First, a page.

Jasper angler Todd Faircloth beat the clock and bested the field at the B.A.S.S. Mississippi River Rumble in La Crosse, Wis.
Time was running out. About 15 minutes to go before he had to call it a day, Faircloth hooked into a solid 3-pounder. And even though he had led for two days, only then did he feel that maybe, just maybe, he had nailed the Mississippi River Rumble in La Crosse, Wis.
Faircloth was right. He closed on his third Bassmaster Elite Series win Sunday by 1 pound, 4 ounces. It was a big margin compared to every other day of the Rumble, when only ounces separated leaders from the pack — and each place from another.
Faircloth’s 62-pound, 4-ounce total was enough to finish ahead of Cliff Pace of Petal, Miss., who had 61-0.
Pace ended with his second consecutive runner-up spot of the month. For Faircloth, the win was his first since 2008.
“I feel like a brick’s off my shoulder now,” he said. “It was a pretty nerve-racking day.”
His prize was $100,000 and an instant qualification for the 2013 Bassmaster Classic on Grand Lake out of Tulsa, Okla.
The money, he said, “definitely means a lot.” The Classic berth also, but in a different way.
He likely would have qualified for the Classic through the Toyota Tundra Bassmaster Angler of the Year points race at the end of the season — he was sixth in points going into the La Crosse event — but he still smiled wide when he was reminded he’d bagged his 11th Classic trip by winning an Elite event. Yet he’s got something else on his mind.
“My focus now is the AOY title,” Faircloth said. “If guys say they aren’t thinking about it, that’s fine and dandy with me, but I’m thinking about it.”
Sunday’s win boosted Faircloth from sixth to second in the AOY race, 18 points behind Brent Chapman of Lake Quivira, Kan., who held his previous lead.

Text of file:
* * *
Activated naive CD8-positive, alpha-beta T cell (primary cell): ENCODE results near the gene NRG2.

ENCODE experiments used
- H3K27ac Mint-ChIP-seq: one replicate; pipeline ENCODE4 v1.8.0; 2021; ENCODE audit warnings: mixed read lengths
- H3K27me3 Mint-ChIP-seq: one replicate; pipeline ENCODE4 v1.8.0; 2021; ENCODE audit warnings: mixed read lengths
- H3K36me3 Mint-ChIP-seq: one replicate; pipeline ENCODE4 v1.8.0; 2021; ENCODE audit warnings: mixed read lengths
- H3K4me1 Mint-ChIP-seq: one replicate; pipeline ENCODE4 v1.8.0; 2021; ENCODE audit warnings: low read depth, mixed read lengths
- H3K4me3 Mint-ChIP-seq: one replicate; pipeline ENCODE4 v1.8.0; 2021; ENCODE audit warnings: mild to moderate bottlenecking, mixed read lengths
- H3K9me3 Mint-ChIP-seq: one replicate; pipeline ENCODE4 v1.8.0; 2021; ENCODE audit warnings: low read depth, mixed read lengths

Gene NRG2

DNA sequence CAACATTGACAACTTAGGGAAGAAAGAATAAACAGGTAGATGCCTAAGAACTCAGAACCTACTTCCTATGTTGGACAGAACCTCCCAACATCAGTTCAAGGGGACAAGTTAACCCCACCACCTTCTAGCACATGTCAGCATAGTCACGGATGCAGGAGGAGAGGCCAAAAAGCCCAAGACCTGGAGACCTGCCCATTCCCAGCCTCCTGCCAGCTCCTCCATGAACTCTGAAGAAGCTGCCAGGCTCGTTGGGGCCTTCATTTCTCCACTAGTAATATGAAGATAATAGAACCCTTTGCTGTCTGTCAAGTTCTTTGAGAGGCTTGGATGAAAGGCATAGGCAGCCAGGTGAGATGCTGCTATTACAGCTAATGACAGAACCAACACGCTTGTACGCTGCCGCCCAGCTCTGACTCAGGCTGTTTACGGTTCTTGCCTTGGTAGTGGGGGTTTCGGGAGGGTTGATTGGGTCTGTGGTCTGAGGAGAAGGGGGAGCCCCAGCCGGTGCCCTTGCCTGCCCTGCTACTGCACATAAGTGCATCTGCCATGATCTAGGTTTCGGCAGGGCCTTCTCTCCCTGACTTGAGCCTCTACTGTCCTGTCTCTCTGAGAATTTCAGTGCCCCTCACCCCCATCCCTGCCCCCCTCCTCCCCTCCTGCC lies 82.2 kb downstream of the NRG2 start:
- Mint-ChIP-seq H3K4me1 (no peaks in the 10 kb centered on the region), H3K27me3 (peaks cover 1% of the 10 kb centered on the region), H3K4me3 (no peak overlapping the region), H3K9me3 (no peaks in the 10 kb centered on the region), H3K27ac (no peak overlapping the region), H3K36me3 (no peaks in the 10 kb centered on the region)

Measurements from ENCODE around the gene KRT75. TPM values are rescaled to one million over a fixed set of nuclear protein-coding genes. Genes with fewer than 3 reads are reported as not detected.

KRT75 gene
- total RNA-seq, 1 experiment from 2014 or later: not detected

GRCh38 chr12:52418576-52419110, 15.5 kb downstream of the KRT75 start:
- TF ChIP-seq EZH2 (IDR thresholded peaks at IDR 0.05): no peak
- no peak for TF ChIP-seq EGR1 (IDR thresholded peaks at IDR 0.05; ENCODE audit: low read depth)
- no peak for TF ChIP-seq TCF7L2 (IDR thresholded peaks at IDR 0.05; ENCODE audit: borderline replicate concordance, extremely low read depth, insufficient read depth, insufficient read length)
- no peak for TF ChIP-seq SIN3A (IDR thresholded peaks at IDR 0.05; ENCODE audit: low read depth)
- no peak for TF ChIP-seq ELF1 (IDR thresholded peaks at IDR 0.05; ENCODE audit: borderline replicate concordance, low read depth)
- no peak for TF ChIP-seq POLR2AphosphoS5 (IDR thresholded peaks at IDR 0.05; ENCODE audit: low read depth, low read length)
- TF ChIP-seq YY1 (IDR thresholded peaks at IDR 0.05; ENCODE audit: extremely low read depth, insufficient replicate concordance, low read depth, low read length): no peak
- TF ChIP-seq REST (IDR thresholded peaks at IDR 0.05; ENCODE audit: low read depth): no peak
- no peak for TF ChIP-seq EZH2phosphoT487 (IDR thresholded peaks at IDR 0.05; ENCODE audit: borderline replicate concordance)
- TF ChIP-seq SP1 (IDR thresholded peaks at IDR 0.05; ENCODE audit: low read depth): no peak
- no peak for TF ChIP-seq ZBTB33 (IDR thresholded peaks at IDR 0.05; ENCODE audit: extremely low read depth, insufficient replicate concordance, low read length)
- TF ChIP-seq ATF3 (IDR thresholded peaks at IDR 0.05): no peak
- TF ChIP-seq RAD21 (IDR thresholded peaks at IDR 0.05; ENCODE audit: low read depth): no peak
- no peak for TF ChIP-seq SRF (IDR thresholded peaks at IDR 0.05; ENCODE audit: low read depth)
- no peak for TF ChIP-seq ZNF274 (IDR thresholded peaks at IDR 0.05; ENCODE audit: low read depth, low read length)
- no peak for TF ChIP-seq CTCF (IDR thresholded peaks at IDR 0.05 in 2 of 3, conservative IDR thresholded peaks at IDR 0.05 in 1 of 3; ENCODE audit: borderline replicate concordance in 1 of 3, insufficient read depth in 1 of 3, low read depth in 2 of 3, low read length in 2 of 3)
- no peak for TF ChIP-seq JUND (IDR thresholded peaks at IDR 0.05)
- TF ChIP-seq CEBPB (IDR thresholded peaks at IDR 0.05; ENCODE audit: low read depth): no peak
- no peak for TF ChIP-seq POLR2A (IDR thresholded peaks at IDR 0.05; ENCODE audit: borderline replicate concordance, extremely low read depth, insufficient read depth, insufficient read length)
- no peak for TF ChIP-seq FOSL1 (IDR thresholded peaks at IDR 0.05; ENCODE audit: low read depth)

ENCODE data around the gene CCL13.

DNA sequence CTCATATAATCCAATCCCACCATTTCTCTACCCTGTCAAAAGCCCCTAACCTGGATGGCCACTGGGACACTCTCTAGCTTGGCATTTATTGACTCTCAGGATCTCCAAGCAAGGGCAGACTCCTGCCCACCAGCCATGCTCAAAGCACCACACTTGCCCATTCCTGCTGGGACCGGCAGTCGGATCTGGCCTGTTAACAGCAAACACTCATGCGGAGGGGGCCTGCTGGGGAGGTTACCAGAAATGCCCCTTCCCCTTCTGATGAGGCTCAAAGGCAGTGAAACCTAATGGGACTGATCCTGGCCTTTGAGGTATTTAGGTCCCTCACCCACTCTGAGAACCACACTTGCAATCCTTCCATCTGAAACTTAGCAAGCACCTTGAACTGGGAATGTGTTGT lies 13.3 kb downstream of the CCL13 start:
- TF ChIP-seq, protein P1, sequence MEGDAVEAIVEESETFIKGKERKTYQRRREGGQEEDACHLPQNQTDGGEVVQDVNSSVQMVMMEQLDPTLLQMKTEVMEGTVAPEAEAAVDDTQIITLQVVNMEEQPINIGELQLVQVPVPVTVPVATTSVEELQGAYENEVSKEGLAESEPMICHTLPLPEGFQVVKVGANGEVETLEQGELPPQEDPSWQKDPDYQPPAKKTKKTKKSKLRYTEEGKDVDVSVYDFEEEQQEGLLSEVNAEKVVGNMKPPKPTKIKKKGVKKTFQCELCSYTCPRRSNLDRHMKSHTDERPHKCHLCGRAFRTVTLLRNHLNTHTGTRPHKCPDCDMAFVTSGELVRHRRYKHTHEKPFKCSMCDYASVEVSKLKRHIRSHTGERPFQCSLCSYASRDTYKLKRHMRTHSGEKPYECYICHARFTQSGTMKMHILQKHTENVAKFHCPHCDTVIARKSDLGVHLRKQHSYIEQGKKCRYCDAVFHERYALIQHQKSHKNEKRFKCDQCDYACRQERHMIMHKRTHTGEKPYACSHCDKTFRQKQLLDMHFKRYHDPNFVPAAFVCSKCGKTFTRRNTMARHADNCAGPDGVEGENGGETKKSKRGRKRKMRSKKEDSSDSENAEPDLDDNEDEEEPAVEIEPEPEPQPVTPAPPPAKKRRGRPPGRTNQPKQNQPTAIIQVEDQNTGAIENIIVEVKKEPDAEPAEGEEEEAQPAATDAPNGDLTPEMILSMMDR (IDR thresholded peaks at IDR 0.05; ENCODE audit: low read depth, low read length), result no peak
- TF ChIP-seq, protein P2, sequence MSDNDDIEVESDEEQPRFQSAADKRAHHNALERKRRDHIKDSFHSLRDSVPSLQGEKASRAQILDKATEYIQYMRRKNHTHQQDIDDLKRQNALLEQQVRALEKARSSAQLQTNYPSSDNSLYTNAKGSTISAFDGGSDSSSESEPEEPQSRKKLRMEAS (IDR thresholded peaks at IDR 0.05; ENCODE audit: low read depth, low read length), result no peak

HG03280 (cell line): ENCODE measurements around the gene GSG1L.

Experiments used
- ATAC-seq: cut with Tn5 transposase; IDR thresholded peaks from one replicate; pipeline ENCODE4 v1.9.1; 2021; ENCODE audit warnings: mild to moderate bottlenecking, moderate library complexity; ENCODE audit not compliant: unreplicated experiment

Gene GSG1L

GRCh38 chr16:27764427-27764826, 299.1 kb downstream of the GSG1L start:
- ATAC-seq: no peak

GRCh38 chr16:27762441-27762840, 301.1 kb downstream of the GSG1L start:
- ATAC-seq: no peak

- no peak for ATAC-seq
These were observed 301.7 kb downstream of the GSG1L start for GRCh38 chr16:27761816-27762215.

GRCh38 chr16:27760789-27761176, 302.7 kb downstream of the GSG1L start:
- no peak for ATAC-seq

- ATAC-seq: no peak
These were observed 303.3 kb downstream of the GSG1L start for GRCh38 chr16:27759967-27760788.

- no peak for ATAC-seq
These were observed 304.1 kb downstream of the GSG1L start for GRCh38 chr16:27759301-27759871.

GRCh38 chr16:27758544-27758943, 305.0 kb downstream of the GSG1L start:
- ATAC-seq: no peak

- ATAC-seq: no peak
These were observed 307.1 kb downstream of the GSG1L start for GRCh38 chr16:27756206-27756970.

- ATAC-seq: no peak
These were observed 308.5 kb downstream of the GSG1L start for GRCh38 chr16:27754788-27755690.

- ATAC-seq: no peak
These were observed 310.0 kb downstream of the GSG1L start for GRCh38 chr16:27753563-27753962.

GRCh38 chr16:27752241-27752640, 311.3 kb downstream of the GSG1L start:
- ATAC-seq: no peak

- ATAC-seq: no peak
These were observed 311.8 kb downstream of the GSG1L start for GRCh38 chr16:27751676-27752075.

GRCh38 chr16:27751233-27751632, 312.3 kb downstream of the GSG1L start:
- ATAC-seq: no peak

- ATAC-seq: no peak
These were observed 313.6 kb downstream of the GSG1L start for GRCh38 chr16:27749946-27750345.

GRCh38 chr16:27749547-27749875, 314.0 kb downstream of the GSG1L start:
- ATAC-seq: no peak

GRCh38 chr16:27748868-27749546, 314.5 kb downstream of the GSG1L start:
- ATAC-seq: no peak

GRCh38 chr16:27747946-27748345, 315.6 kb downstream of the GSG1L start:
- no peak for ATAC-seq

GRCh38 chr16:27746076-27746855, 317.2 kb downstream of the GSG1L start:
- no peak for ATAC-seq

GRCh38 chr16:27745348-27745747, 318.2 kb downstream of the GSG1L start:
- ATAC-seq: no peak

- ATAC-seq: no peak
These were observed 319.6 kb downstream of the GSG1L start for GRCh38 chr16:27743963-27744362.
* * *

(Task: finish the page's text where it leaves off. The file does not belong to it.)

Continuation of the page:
Faircloth said he had 12 pounds in his livewell early on Sunday, the final of four days of competition. Then he went to his second area and upgraded several times to 13 or 14 pounds.
“And then I really struggled the rest of the day,” he said. “I felt like the flipping bite would have turned on when the sun got up, but I couldn’t get anything going. I couldn’t catch them on top-waters, and I flipped and flipped and couldn’t get bit.”
Then he made a decision. He moved. Thirty minutes before he had to start the run back to the dock, he went to what had been one of his best spots. He flipped out a Yamamoto creature bait and brought back a 3 1/2-pounder.
“That’s probably what won the tournament for me,” he said.
Faircloth said he’d never competed on the Rumble’s section of the Mississippi, Pools 7 through 9. But the first day of practice showed him the potential of the grassy flats of Pool 8.
Early in the morning, he keyed on a shallow spot on the point of an island. There was a hole in the grass and a cut through the grass. He eased his bait through the cut, quietly, with one of three baits: a frog, an All-Terrain swim jig in green pumpkin, or a Yamamoto D Shad, which is a fluke-shaped plastic.
“One of the biggest things about that spot was there was current coming through it,” he said. “That was a key.”
A variety of grasses with duckweed on top — the anglers call it “slop” — on a hard bottom was another key, he added. If he missed a strike on top, he’d punch through the weeds and manage to catch the fish that way.
He also had a deeper spot of 3 to 5 feet. It was another grass flat with a few key areas that held largemouth. There he worked a shad walking bait he’d modified with frog hooks to reduce the amount of vegetation that would cling to treble hooks.
“I made good decisions on where to start and where to finish the day,” he said.
Pace finished in second after hanging at sixth place for two days. He threw the dice Sunday by locking through to a spot he hadn’t been to since practice. He stayed for two hours, got two fish, and then gave up on it. Back in Pool 8 where he’d been all week, he went back to the working current breaks along the main river. He culled the first two fish to amass 16-1, the day’s largest bag.
“I took every risk I could take to win this deal,” Pace said, who took second place on Toledo Bend on June 10 behind Brent Chapman.
“I could have won either one, and eventually I will,” he said. “All of us go into each one to win. Sometimes you finish 90th. Second’s a whole lot better.”
Terry Butcher of Talala, Okla., after hovering in the Top 6 all week, finished third with 60-11. Fourth was rookie Jamie Horton of Centreville, Ala., with 59-11. Aaron Martens of Leeds, Ala., in second place going into the final day, finished fifth with 58-1.